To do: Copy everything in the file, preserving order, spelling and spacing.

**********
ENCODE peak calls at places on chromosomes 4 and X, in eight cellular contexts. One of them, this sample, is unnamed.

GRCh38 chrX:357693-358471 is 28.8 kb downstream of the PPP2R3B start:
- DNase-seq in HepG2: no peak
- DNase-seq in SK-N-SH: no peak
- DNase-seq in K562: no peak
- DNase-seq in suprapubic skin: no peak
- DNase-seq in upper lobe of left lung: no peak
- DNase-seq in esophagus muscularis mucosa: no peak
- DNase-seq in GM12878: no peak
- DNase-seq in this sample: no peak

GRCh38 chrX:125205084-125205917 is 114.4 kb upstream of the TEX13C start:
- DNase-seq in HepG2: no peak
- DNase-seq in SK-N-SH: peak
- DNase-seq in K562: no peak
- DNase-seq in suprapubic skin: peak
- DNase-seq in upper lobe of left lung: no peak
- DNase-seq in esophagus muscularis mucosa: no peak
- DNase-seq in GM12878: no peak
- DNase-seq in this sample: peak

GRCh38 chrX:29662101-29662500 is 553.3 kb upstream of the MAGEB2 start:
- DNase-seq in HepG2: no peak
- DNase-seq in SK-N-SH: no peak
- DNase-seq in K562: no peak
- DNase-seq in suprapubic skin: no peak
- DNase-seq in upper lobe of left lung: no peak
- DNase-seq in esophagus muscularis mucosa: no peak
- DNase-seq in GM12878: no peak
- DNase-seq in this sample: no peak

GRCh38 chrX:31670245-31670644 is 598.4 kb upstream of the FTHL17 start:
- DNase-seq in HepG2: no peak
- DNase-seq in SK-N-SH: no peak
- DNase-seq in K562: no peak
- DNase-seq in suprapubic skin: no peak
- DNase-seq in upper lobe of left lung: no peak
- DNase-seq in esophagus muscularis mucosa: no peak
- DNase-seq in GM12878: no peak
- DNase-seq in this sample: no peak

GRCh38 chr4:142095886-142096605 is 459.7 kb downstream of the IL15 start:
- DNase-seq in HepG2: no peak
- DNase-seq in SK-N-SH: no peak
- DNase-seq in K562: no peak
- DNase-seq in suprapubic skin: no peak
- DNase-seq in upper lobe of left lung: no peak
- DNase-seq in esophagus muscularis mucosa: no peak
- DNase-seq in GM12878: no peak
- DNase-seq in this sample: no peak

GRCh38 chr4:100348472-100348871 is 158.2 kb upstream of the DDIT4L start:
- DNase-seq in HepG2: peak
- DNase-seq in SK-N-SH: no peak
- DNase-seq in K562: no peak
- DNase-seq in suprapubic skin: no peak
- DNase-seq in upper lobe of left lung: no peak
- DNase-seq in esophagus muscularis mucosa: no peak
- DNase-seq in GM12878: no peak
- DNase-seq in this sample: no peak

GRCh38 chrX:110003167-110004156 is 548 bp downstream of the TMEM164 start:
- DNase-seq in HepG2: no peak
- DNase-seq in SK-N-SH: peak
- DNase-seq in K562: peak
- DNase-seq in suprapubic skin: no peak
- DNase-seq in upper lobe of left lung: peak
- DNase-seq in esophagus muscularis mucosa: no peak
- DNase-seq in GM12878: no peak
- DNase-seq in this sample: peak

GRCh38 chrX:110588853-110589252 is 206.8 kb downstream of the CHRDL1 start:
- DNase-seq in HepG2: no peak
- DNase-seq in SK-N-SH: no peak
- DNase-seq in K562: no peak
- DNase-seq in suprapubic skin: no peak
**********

ENCODE peak calls at places on chromosomes 4 and X, in eight cellular contexts. One of them, this sample, is unnamed.

GRCh38 chrX:357693-358471 is 28.8 kb downstream of the PPP2R3B start:
- DNase-seq in HepG2: no peak
- DNase-seq in SK-N-SH: no peak
- DNase-seq in K562: no peak
- DNase-seq in suprapubic skin: no peak
- DNase-seq in upper lobe of left lung: no peak
- DNase-seq in esophagus muscularis mucosa: no peak
- DNase-seq in GM12878: no peak
- DNase-seq in this sample: no peak

GRCh38 chrX:125205084-125205917 is 114.4 kb upstream of the TEX13C start:
- DNase-seq in HepG2: no peak
- DNase-seq in SK-N-SH: peak
- DNase-seq in K562: no peak
- DNase-seq in suprapubic skin: peak
- DNase-seq in upper lobe of left lung: no peak
- DNase-seq in esophagus muscularis mucosa: no peak
- DNase-seq in GM12878: no peak
- DNase-seq in this sample: peak

GRCh38 chrX:29662101-29662500 is 553.3 kb upstream of the MAGEB2 start:
- DNase-seq in HepG2: no peak
- DNase-seq in SK-N-SH: no peak
- DNase-seq in K562: no peak
- DNase-seq in suprapubic skin: no peak
- DNase-seq in upper lobe of left lung: no peak
- DNase-seq in esophagus muscularis mucosa: no peak
- DNase-seq in GM12878: no peak
- DNase-seq in this sample: no peak

GRCh38 chrX:31670245-31670644 is 598.4 kb upstream of the FTHL17 start:
- DNase-seq in HepG2: no peak
- DNase-seq in SK-N-SH: no peak
- DNase-seq in K562: no peak
- DNase-seq in suprapubic skin: no peak
- DNase-seq in upper lobe of left lung: no peak
- DNase-seq in esophagus muscularis mucosa: no peak
- DNase-seq in GM12878: no peak
- DNase-seq in this sample: no peak

GRCh38 chr4:142095886-142096605 is 459.7 kb downstream of the IL15 start:
- DNase-seq in HepG2: no peak
- DNase-seq in SK-N-SH: no peak
- DNase-seq in K562: no peak
- DNase-seq in suprapubic skin: no peak
- DNase-seq in upper lobe of left lung: no peak
- DNase-seq in esophagus muscularis mucosa: no peak
- DNase-seq in GM12878: no peak
- DNase-seq in this sample: no peak

GRCh38 chr4:100348472-100348871 is 158.2 kb upstream of the DDIT4L start:
- DNase-seq in HepG2: peak
- DNase-seq in SK-N-SH: no peak
- DNase-seq in K562: no peak
- DNase-seq in suprapubic skin: no peak
- DNase-seq in upper lobe of left lung: no peak
- DNase-seq in esophagus muscularis mucosa: no peak
- DNase-seq in GM12878: no peak
- DNase-seq in this sample: no peak

GRCh38 chrX:110003167-110004156 is 548 bp downstream of the TMEM164 start:
- DNase-seq in HepG2: no peak
- DNase-seq in SK-N-SH: peak
- DNase-seq in K562: peak
- DNase-seq in suprapubic skin: no peak
- DNase-seq in upper lobe of left lung: peak
- DNase-seq in esophagus muscularis mucosa: no peak
- DNase-seq in GM12878: no peak
- DNase-seq in this sample: peak

GRCh38 chrX:110588853-110589252 is 206.8 kb downstream of the CHRDL1 start:
- DNase-seq in HepG2: no peak
- DNase-seq in SK-N-SH: no peak
- DNase-seq in K562: no peak
- DNase-seq in suprapubic skin: no peak